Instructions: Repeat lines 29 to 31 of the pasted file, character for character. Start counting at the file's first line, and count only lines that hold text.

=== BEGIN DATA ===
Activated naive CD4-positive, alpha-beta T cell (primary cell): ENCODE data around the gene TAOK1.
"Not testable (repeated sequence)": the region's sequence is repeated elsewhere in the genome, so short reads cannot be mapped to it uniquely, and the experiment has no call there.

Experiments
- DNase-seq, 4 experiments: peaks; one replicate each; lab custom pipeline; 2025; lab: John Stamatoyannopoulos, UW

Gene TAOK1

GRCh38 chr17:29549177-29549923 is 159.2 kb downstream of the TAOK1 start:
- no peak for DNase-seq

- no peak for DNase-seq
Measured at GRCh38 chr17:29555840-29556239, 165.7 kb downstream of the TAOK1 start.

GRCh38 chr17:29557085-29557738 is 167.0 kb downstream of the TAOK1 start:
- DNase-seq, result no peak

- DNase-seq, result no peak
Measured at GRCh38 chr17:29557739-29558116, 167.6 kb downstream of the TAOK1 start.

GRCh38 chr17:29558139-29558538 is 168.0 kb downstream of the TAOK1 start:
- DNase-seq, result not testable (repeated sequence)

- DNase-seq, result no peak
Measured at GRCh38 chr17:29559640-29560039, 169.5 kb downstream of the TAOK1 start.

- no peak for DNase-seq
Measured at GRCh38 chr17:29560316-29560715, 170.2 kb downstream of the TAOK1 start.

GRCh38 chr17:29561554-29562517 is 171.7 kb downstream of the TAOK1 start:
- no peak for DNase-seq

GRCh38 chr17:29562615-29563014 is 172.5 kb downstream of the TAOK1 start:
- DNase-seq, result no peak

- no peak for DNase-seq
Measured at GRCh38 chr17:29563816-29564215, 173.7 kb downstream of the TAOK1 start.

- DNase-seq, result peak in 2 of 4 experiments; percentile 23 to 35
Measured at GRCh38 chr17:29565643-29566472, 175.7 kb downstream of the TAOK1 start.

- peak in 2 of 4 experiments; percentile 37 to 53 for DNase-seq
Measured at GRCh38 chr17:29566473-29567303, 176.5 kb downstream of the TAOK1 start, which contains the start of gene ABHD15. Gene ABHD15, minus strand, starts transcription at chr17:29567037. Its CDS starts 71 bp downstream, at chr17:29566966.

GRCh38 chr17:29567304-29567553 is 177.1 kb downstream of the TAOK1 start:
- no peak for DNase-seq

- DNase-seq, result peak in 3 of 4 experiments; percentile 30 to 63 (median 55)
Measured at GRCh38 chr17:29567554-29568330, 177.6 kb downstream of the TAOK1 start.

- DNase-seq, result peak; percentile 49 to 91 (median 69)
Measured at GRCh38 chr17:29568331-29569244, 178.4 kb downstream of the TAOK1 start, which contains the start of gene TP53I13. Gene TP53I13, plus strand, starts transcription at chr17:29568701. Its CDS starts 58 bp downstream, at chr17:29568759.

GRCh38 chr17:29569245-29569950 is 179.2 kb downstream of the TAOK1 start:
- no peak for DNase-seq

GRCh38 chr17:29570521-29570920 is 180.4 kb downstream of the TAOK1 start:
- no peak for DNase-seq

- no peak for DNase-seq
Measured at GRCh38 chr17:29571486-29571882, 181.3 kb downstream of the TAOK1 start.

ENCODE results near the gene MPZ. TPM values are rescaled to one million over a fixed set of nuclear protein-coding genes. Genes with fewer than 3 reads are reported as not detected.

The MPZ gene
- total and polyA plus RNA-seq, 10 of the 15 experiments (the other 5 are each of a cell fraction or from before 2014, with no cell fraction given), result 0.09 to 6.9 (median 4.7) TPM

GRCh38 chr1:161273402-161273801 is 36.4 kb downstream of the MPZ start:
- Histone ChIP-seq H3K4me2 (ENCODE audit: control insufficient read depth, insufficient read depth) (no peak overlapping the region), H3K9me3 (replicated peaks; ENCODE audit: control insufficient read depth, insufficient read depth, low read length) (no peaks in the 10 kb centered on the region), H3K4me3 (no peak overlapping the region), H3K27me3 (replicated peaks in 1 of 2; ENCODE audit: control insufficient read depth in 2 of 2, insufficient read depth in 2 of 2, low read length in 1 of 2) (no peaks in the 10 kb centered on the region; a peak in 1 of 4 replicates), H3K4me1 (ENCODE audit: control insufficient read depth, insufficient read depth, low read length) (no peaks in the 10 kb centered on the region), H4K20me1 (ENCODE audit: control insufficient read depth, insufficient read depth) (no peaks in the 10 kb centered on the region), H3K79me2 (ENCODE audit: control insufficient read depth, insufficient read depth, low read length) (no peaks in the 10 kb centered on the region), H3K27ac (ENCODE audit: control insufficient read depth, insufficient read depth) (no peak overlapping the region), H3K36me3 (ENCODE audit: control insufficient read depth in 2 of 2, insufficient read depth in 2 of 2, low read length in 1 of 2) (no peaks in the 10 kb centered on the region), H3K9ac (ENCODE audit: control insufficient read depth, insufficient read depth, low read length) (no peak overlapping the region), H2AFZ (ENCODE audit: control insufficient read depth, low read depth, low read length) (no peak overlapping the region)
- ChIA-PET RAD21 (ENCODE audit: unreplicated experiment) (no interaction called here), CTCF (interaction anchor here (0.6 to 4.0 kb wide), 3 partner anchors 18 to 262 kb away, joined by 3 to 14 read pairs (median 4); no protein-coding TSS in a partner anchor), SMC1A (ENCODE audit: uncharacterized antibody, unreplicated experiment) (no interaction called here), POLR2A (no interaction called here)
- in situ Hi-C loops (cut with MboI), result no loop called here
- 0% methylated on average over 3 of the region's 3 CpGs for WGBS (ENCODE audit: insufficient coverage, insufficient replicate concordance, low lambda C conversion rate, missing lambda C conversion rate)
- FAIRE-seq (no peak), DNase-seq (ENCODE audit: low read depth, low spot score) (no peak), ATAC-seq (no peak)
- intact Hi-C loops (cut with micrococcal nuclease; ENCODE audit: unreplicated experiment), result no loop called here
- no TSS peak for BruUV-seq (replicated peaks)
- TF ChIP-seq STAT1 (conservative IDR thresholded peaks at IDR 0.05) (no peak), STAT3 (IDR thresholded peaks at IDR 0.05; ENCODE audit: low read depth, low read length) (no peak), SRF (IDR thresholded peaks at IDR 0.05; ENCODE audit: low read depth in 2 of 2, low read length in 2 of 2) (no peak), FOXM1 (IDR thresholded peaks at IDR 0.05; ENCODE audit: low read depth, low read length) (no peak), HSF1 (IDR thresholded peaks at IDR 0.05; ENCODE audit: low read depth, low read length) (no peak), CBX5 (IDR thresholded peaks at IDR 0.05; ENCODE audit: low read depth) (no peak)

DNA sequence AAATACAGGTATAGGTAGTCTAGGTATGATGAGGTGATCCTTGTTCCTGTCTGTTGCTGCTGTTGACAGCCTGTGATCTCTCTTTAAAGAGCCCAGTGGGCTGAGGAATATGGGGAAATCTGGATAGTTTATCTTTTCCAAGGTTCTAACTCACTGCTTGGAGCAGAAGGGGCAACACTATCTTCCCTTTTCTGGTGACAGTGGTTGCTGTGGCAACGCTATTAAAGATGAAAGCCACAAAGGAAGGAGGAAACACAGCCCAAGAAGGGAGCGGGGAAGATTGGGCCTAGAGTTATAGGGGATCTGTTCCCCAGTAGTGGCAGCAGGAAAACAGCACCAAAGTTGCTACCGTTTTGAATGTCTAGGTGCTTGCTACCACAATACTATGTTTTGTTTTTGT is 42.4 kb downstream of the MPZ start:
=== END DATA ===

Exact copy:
Measured at GRCh38 chr17:29566473-29567303, 176.5 kb downstream of the TAOK1 start, which contains the start of gene ABHD15. Gene ABHD15, minus strand, starts transcription at chr17:29567037. Its CDS starts 71 bp downstream, at chr17:29566966.

GRCh38 chr17:29567304-29567553 is 177.1 kb downstream of the TAOK1 start:
- no peak for DNase-seq